Disgrace by Degrees

Following the riots at the Capitol last week, President Trump has lost several honorary degrees.


graphic by Lucie Flagg

Along with Lehigh University, Wagner College was among those who have revoked an honorary degree from the President.

Lucie Flagg, Co-Editor-in-Chief

After his role in the Capitol storming last Wednesday, President Trump can’t seem to stay afloat. He’s been banned from social media sites and impeached for a second time, and now, he’s losing multiple degrees.

In 1988, Trump received an honorary degree from Lehigh University in Bethlehem, Pennsylvania. Sixteen years later, he received another from Wagner College in Staten Island, New York.

“The Wagner College Board of Trustees met in a special session to review the honorary degree granted to Donald J. Trump in 2004. Today, the board voted to rescind that degree,” the college wrote in a statement last Friday.

Lehigh University shared a similar message last Friday, announcing the same thing. 

It is not unfamiliar territory to President Trump. 

In 2010, he was awarded an honorary DBA, or Doctorate of Business Administration, from Robert Gordon University in Aberdeen, Scotland. Just five years later, during President Trump’s first presidential campaign, the university shared the following message:

The university has therefore decided to revoke its award of the honorary degree.”

— Robert Gordon University, 2015

“In the course of the current U.S. election campaign, Mr. Trump has made a number of statements that are wholly incompatible with the ethos and values of the university. The university has therefore decided to revoke its award of the honorary degree.”

Neither Lehigh nor Wagner provided any reasoning behind the sudden decisions, though the timely proximity to last week’s Capitol storming makes it fairly evident. 

Both announcements were followed by praise on social media. Statements such as “Four years late, but better than never,” and “A step in the right direction,” were common sentiments among commenters. 

Even Trump’s own alma mater, the University of Pennsylvania, has been called out to rescind the President’s degree. The problem? This one was paid for and earned, rather than gifted. 

In August of 2019, Penn instituted a new policy, allowing the university to revoke degrees from graduates who utilized fraudulent behaviors to obtain them. The president’s niece, Mary Trump, claims that he paid someone to take the SAT for him.

If that were found to be true, the university theoretically could join the growing list of schools that have revoked the president’s degrees. However, it would require an investigative committee and hearings involving Trump, which at this point, seems unlikely.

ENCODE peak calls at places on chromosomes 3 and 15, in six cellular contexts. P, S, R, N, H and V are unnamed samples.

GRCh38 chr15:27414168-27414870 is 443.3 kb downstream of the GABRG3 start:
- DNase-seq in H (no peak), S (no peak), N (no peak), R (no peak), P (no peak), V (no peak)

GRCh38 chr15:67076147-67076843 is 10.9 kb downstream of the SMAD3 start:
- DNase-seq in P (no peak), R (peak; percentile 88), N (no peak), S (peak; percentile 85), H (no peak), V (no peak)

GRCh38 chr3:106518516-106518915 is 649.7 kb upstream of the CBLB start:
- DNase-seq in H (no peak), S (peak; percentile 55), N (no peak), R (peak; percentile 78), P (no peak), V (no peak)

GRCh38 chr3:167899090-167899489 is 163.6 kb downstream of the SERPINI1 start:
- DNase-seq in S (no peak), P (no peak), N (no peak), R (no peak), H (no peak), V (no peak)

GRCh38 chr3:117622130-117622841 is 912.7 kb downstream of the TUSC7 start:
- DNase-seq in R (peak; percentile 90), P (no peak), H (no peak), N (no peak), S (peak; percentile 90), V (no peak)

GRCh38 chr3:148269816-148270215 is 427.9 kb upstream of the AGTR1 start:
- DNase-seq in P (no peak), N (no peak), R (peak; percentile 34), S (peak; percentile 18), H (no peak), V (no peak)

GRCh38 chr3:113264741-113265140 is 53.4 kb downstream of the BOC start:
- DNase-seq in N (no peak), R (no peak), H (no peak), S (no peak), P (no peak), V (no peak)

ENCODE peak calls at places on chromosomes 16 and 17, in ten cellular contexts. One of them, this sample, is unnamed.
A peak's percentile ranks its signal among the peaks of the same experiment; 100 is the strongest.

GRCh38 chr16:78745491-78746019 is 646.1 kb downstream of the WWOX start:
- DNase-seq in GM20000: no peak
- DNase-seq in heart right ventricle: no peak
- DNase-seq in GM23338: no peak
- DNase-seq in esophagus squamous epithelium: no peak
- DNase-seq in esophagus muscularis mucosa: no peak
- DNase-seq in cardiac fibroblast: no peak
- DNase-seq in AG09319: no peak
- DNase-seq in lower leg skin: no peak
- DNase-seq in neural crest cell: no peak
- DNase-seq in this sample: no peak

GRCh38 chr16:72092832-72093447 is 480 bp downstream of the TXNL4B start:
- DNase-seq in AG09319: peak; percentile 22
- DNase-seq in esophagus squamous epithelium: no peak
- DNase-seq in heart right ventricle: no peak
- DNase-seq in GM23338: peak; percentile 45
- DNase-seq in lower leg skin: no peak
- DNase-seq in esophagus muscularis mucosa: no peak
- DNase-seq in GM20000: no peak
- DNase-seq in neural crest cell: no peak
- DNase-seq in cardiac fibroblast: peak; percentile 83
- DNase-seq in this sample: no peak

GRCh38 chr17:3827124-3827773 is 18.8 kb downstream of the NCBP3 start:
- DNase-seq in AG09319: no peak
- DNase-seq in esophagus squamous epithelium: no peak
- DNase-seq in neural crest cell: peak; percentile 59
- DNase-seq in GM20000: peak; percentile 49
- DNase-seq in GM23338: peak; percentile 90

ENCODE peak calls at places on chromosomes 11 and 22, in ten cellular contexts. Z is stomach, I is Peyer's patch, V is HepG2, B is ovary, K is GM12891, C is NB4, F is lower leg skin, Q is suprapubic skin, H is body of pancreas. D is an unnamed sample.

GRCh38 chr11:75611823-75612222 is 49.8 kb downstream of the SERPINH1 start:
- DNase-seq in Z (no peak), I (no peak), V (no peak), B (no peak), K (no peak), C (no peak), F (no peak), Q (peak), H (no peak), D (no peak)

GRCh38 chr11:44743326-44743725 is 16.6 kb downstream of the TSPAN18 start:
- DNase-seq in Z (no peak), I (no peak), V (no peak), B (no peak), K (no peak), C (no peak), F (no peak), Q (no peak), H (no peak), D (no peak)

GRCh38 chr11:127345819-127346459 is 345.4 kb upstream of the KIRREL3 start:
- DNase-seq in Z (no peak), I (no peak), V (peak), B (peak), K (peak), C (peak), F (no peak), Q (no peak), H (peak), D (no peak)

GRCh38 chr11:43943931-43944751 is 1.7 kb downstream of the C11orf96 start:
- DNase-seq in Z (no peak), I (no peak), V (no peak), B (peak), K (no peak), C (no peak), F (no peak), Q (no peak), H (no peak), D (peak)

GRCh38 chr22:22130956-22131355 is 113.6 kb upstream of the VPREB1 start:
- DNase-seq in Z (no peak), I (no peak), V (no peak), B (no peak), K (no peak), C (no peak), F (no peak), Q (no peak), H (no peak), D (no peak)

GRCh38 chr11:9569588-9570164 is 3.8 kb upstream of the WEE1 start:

Of his five honorary degrees, only two remain—both of which were granted by Liberty University in Lynchburg, Virginia in 2012 and 2017. Though the Christian university has been pressured to revoke them, they have yet to do so, and very few are surprised.

The man who gave Trump the degrees, Former University President Jerry Falwell Jr., has repeatedly stated his approval of the president and the Republican party.

“I’d give him another degree if I was still at [Liberty University],” Falwell said in the statement to a Virginia news station. “He’s done nothing wrong but had an election stolen from him by thugs. He said nothing to incite violence at that rally. And he fulfilled all his campaign promises as president. That almost never happened before.”

Save71, a Liberty alumni-led organization that advocates for reform, disagrees with the former university president.

“It’s important that Liberty makes it clear that Donald Trump, and the radical wing of his base that we saw at the Capitol, does not represent Christian values,” they said in a recent Twitter post.

At this point, it’s unclear whether the university plans to rescind Trump’s honorary degrees. 

Under the pressure of the events that have occurred in the past week, it’s no surprise that President Trump hasn’t made a statement regarding the degree revokements. Though it’s unlikely that he ever will, the Lehigh and Wagner communities will likely be judged by history to have acted responsibly.